Without meandering down the philosophical path, I’ll say that scaling a business, especially in a time such as this, meant going through moments of oft-debilitating self-doubt and inadequacy. However, like every problem, this too has a solution. For me, it was recognizing that self-doubt and inadequacy could be used as fuel to become more thorough with work, become more creative in seeking solutions, and be more determined to see things through. It is often self-doubt that ultimately helps us to try harder to be better.
Self-doubt, instead of being a hindrance, can be the fuel to power individuals and teams. All we need is a slight change in perspective and completely and wholeheartedly adopt a growth mindset.
4) Every crisis is an opportunity in disguise: We have learned of this statement back in school, but it was only in 2020 that we all could truly live this statement.The creativity displayed by small and medium business owners to discover new ways and methods to deliver services has been nothing short of awe-inspiring. The service industry, for example, has revamped itself completely and has come up with new avenues to offer no-contact services and expand into new markets.
Be it trimming extraneous costs, ineffective or inefficient processes, or other non-financial costs, this year also provided the much-needed opportunity to pause, reflect, and identify all those inefficiencies that creep into the organizational structure, especially as it grows and matures.
Most importantly, the crisis also gave the opportunity to increase strategic depth within organizations. Given that a crisis never really gives due notice and can be a surprise visitor, we now know that robust back-up plans are important, irrespective of the size of the organization. As such, creating fail-safe back-up plans for all key individuals and teams to handle any emergency have to be organizational imperatives going forward. Planning for an emergency is not an option anymore. It is essential.
5) Those who go digital, flourish : Perhaps the most important lesson that the pandemic taught businesses was the need to digitalize. The importance of digital technologies to enable work, teams, and drive business agility to be more responsive to challenging business situations.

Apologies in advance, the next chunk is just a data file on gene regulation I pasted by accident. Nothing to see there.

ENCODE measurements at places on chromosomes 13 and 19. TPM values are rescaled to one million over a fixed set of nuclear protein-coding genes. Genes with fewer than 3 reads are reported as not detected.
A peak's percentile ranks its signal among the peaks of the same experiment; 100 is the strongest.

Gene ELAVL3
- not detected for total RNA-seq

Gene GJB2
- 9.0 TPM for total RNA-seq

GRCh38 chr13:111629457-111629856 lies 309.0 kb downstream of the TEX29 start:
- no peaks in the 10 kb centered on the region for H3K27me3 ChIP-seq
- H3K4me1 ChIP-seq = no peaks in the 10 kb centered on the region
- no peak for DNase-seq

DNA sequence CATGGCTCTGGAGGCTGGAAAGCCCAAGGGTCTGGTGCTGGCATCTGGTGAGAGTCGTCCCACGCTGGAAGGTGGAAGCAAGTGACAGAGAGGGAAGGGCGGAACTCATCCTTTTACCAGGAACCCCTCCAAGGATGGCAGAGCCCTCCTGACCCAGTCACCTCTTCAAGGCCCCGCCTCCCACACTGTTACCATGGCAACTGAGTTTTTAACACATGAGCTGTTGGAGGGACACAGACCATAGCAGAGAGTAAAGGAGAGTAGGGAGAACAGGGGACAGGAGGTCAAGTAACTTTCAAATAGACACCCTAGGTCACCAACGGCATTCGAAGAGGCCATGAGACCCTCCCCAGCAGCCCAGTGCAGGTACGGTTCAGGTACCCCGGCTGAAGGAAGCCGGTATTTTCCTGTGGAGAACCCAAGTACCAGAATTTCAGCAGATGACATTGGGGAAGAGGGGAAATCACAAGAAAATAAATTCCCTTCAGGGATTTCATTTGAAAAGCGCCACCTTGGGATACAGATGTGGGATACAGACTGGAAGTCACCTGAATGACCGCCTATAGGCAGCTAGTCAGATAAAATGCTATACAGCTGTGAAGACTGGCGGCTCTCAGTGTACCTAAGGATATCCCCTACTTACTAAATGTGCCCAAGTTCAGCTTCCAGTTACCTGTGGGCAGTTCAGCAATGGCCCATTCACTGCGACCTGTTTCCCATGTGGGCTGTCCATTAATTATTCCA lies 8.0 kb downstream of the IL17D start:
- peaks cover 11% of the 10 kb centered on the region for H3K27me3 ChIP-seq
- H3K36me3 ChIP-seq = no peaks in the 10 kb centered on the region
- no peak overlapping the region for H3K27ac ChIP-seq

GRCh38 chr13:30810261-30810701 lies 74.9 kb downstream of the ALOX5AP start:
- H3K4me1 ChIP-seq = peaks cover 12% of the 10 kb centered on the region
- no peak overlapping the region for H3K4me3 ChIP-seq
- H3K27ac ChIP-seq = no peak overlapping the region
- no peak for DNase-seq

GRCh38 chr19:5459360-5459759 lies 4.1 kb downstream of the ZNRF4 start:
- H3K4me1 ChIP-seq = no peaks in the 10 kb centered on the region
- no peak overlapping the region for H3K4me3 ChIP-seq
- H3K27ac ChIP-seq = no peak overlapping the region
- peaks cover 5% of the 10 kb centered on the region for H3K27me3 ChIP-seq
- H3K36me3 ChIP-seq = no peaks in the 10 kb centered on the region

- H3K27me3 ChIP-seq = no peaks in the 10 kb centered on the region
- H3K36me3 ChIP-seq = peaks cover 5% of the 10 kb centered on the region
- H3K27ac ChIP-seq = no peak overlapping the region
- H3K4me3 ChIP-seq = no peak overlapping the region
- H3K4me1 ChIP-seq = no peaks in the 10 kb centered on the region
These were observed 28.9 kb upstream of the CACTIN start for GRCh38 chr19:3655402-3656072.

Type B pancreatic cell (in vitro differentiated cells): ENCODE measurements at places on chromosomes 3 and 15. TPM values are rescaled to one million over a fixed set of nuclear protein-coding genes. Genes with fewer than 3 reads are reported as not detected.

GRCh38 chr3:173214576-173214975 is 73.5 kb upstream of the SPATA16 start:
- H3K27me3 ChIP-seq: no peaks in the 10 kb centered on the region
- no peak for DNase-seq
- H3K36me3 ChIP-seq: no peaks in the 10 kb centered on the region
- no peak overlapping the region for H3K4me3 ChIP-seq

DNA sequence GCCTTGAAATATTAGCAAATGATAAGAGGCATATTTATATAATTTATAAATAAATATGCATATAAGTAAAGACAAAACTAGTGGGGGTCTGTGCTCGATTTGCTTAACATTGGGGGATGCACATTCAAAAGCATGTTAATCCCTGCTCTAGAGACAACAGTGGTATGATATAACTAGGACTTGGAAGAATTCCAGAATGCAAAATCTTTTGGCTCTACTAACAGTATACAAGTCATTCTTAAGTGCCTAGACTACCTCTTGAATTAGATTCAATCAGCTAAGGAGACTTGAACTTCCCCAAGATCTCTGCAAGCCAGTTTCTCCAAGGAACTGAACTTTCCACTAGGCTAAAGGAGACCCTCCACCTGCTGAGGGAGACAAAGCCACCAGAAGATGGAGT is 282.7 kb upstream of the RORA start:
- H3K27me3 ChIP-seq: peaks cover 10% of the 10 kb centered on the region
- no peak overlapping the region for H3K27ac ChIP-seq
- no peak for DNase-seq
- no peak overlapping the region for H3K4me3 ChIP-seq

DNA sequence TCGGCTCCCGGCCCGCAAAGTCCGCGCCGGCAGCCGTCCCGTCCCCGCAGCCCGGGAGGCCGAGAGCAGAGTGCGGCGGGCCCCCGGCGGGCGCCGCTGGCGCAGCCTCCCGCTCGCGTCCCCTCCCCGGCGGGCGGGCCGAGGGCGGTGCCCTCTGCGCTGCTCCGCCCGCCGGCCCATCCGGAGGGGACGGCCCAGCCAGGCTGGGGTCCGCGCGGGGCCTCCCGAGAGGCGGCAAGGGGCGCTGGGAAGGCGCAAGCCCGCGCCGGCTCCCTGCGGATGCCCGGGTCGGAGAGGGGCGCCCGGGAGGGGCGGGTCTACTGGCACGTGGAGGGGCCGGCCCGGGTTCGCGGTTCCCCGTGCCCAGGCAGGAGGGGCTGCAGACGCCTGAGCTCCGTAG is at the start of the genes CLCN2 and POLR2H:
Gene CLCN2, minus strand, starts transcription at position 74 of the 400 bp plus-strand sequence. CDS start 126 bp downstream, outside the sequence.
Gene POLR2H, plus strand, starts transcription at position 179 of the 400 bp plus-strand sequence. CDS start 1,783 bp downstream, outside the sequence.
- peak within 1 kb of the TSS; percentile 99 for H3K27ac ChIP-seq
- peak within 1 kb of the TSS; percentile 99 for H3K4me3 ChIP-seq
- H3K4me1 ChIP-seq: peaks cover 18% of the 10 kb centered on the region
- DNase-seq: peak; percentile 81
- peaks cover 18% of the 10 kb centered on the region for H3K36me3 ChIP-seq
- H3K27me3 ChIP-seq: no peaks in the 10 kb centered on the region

For us, it demanded aligning our sales and marketing department with this new normal and introducing new processes to enable them at work. Additionally, we also scaled our online channels to reach a wider audience and focused on providing our customers with an integrated digital experience.
Our digital presence also helped us become more accessible and to listen better. To level this marketing play-field, we partnered with specialized marketing players who helped us scale up deftly and aided us to implement innovative techniques, and drove creative messaging. We are now able to engage with our audience seamlessly and confidently.
For 2021, the writing on the wall is clear – Establishing a good digital presence today is imperative to drive business tomorrow.
Ready for 2021
The sudden appearance of the pandemic threw everyone off-balance. Those who adapted survived. Those who didn’t, well…didn’t. Several organizations pivoted their business, especially to identify new opportunities, collaborate, and serve customers in a world dictated by social-distancing and no contact.
While we look forward to 2021, we cannot ignore the fact that 2020 has, in fact, altered everything that we recognized as normal. The path ahead is not easy, but it is one that holds within itself the opportunity to not only do more and grow more but do it differently as well.
This brings me to the words of the venerable Haruki Murakami…words that hold true in this time:
“Once the storm is over, you won’t remember how you made it through, how you managed to survive. You won’t even be sure, whether the storm is really over. But one thing is certain. When you come out of the storm, you won’t be the same person who walked in.”
2020 might not have been a great year. But it has been a noteworthy year…a year that teaches us to take heed of what has transpired and establishes that to evolve is essential to stay relevant.